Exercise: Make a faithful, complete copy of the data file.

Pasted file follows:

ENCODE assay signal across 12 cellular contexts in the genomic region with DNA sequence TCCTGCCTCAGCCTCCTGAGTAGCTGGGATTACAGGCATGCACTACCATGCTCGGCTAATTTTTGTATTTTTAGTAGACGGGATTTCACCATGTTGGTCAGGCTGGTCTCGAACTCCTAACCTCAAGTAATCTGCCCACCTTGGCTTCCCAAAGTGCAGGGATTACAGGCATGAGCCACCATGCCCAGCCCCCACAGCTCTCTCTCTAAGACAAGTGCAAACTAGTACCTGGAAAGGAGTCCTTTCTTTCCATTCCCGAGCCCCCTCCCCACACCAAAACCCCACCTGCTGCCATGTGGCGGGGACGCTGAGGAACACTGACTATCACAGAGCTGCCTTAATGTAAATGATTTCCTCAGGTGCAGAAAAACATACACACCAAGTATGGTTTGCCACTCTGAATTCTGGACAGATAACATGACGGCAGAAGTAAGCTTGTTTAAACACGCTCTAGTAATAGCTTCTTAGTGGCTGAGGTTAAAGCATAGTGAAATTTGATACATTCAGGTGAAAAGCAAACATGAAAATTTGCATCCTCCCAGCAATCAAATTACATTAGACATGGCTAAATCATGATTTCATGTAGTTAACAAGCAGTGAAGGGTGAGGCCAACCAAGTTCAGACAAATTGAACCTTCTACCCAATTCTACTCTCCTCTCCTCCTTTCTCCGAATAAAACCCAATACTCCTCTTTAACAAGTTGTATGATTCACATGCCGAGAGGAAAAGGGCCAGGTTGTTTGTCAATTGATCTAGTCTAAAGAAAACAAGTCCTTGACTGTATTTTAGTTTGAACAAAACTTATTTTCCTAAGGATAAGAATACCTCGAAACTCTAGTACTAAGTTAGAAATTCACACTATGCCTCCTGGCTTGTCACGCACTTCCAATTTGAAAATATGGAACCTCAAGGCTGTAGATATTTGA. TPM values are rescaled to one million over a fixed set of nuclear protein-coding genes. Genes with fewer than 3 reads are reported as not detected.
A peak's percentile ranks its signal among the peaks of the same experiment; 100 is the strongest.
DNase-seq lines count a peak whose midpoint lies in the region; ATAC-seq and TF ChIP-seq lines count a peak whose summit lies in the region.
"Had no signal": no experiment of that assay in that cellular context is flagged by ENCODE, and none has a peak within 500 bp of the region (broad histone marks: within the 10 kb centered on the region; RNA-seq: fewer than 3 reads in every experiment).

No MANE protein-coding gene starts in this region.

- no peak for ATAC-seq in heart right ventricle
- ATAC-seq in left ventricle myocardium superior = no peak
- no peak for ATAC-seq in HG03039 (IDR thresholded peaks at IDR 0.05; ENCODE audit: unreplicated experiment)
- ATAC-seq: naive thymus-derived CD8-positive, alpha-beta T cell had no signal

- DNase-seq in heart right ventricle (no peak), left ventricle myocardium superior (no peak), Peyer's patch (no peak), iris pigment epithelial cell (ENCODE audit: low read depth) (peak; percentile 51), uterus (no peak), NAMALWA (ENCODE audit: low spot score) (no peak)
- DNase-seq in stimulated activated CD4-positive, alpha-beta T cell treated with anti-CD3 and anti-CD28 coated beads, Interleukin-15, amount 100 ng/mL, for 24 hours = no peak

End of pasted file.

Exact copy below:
ENCODE assay signal across 12 cellular contexts in the genomic region with DNA sequence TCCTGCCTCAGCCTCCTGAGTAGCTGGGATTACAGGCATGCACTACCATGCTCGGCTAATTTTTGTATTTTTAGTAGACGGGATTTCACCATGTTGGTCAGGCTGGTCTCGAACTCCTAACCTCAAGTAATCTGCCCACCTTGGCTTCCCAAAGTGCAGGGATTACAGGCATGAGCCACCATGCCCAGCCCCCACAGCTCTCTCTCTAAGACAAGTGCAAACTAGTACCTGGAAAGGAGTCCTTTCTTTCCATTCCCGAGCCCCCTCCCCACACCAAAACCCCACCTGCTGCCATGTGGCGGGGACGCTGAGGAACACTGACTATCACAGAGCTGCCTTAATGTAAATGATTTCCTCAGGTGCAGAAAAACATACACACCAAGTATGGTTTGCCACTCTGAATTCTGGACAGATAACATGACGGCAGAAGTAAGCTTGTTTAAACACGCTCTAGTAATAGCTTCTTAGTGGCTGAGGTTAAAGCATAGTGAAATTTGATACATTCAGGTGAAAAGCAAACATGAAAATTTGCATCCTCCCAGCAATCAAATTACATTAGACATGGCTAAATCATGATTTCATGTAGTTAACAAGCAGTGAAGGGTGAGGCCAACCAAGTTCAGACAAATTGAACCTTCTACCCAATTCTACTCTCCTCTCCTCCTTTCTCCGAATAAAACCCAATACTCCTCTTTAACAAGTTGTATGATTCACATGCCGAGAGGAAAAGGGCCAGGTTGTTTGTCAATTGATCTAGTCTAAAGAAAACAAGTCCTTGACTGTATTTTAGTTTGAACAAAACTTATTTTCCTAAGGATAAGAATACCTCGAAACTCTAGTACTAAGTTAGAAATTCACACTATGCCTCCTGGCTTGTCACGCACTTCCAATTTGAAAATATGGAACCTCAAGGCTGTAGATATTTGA. TPM values are rescaled to one million over a fixed set of nuclear protein-coding genes. Genes with fewer than 3 reads are reported as not detected.
A peak's percentile ranks its signal among the peaks of the same experiment; 100 is the strongest.
DNase-seq lines count a peak whose midpoint lies in the region; ATAC-seq and TF ChIP-seq lines count a peak whose summit lies in the region.
"Had no signal": no experiment of that assay in that cellular context is flagged by ENCODE, and none has a peak within 500 bp of the region (broad histone marks: within the 10 kb centered on the region; RNA-seq: fewer than 3 reads in every experiment).

No MANE protein-coding gene starts in this region.

- no peak for ATAC-seq in heart right ventricle
- ATAC-seq in left ventricle myocardium superior = no peak
- no peak for ATAC-seq in HG03039 (IDR thresholded peaks at IDR 0.05; ENCODE audit: unreplicated experiment)
- ATAC-seq: naive thymus-derived CD8-positive, alpha-beta T cell had no signal

- DNase-seq in heart right ventricle (no peak), left ventricle myocardium superior (no peak), Peyer's patch (no peak), iris pigment epithelial cell (ENCODE audit: low read depth) (peak; percentile 51), uterus (no peak), NAMALWA (ENCODE audit: low spot score) (no peak)
- DNase-seq in stimulated activated CD4-positive, alpha-beta T cell treated with anti-CD3 and anti-CD28 coated beads, Interleukin-15, amount 100 ng/mL, for 24 hours = no peak